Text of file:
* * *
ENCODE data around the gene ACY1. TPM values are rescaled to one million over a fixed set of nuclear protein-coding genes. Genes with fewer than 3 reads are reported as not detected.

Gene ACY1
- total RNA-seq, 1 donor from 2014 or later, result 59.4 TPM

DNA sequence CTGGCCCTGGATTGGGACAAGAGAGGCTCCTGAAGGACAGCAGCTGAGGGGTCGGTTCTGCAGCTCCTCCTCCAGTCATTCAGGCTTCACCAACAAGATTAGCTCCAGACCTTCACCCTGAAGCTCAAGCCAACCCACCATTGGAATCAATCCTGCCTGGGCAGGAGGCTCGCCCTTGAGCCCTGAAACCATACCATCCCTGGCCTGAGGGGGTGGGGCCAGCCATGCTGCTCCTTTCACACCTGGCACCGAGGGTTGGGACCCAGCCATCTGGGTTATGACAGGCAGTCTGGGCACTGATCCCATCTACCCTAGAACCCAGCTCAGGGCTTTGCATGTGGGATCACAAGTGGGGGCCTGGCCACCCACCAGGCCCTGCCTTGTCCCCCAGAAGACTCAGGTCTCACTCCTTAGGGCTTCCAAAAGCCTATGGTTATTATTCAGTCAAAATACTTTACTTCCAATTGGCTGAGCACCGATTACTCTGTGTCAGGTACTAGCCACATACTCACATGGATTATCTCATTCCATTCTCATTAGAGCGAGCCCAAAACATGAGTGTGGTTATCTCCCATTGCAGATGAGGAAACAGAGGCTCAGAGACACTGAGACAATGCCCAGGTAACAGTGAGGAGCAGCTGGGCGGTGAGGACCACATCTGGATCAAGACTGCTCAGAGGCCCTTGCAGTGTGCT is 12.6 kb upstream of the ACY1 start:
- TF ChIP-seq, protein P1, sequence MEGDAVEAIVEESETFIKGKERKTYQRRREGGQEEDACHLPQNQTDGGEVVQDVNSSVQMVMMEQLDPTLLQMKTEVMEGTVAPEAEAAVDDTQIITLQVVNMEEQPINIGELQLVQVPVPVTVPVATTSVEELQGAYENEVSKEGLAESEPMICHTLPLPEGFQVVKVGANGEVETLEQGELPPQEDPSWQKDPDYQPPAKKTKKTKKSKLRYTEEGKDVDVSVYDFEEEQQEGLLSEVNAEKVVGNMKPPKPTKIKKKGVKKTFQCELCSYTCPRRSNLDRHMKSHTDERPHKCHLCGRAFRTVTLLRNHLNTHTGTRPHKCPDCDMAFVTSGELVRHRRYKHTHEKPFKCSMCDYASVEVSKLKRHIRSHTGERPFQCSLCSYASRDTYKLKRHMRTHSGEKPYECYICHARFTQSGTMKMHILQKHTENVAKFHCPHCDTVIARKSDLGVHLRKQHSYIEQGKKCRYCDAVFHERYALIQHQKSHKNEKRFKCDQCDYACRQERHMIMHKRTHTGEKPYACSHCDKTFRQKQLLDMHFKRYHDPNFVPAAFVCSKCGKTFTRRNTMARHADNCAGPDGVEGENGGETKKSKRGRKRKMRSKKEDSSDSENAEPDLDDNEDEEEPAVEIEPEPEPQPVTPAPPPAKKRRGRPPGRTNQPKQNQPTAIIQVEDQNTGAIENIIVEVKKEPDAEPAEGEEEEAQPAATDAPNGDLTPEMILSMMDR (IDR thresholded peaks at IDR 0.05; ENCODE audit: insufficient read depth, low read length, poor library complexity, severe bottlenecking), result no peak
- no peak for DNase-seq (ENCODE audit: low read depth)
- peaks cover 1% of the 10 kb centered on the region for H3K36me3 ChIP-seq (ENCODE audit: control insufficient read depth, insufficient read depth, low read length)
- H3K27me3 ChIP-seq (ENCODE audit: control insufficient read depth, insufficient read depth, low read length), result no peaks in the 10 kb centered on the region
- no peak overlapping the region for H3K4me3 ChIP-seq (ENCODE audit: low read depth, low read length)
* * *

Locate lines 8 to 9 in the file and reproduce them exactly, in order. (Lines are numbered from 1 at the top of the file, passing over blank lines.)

- H3K27me3 ChIP-seq (ENCODE audit: control insufficient read depth, insufficient read depth, low read length), result no peaks in the 10 kb centered on the region
- no peak overlapping the region for H3K4me3 ChIP-seq (ENCODE audit: low read depth, low read length)